NEW YORK – Ukrainian diaspora organizations in the United States were recognized and celebrated for having flourished for more than 125 years with a conference and banquet at the Princeton Club in New York on September 21.
The event, attended by more than 100 participants, was sponsored by the Center for U.S.-Ukrainian Relations (CUSUR) and the Ukrainian Congress Committee of America (UCCA), as well as the Ukrainian National Association (UNA), which this year celebrates its 125th anniversary of its founding.
Officially titled “Ukrainian Historical Encounters Series Special Event: Celebrating the 125th Anniversary of the Organized Ukrainian American Community,” the conference comprised six panel discussions that were coordinated by Prof. Walter Zaryckyj, president of CUSUR, covering topics such as the foundation stones of the community, religious life, cultural life, youth organizations, academia, and financial institutions and charitable foundations.
Opening remarks were delivered by UNA President/CEO Stefan Kaczaraj and Ambassador of Ukraine to the United Nations Volodymyr Yelchenko.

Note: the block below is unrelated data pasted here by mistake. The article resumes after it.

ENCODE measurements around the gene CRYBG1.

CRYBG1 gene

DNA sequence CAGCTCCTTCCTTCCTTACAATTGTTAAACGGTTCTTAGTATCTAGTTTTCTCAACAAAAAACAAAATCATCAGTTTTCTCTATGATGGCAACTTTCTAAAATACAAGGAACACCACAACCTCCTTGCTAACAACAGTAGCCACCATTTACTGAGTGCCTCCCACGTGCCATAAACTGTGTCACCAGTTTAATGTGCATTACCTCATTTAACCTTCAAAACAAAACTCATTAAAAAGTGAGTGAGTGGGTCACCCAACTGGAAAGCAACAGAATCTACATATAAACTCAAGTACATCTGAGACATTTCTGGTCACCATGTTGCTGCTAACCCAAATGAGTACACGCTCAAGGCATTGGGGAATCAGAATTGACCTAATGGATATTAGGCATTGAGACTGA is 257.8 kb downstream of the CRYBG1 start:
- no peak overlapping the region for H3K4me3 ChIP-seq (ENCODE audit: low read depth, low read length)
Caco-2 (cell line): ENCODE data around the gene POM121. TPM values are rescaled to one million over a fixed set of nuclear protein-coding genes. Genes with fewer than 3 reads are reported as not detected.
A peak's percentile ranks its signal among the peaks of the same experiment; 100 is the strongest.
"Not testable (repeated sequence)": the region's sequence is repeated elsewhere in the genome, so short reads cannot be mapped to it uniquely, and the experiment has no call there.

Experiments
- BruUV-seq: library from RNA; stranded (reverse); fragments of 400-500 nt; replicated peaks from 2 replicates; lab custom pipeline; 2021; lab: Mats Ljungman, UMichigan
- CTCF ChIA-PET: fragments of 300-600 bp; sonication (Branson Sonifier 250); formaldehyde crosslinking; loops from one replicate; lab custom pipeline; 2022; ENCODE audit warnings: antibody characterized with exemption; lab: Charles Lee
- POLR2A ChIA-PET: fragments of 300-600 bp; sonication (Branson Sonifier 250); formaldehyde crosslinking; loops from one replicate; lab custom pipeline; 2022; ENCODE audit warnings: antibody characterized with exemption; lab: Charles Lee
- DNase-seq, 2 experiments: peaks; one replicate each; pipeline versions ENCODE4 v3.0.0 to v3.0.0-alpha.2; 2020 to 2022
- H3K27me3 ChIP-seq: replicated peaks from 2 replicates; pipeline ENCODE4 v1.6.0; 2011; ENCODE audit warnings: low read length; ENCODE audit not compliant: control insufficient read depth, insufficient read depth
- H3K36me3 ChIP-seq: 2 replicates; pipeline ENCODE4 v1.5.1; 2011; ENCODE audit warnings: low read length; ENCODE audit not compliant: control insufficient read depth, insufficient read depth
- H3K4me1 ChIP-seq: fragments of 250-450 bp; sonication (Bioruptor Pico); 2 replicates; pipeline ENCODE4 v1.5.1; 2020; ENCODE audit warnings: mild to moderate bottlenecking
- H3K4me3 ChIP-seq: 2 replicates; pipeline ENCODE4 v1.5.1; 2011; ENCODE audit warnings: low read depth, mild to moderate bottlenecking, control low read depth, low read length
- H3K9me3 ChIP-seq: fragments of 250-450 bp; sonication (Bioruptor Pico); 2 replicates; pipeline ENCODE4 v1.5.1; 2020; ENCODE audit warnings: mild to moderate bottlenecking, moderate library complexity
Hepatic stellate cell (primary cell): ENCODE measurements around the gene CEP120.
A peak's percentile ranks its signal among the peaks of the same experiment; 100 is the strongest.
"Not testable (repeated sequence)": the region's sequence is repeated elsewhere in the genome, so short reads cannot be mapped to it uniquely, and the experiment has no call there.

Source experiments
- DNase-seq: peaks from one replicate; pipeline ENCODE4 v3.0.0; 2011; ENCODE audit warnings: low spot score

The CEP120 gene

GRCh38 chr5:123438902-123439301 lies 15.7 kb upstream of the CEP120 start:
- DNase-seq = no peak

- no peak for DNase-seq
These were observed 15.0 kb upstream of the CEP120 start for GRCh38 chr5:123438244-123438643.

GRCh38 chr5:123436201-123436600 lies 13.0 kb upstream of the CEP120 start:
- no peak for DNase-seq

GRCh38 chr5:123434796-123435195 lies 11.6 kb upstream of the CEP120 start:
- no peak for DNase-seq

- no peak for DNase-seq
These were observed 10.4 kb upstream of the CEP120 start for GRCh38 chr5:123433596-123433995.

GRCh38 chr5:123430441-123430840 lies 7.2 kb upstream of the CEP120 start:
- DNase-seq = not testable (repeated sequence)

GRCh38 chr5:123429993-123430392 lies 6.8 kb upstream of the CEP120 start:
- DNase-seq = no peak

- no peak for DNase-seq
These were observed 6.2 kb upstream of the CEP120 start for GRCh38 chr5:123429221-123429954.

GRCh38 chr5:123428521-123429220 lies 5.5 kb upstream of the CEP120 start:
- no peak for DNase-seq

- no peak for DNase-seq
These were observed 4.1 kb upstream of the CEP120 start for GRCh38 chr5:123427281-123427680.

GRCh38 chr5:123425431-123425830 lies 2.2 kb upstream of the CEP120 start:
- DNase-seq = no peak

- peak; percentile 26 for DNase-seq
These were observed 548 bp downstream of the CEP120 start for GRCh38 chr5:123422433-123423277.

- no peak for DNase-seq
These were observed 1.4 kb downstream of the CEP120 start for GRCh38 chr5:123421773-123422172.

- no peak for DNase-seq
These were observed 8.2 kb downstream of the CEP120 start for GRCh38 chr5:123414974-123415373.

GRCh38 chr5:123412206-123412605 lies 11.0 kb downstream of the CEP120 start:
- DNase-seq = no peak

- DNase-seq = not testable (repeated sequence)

Mr. Kaczaraj noted the UNA’s historical beginnings and how it paid homage to the new American homeland of Ukrainian immigrants, as the founding date of the UNA was chosen to coincide with George Washington’s birthday, February 22. Struggles were overcome, he said, and the organization continued its work to build a better future for the community and successive waves of immigration. Mr. Kaczaraj underscored: “We did it! Nas ne podolaty!” (We shall not be divided). “And after overcoming the struggles from 125 years ago we are still here, as the diaspora organizations prepare for the challenges of the next 125 years,” he said.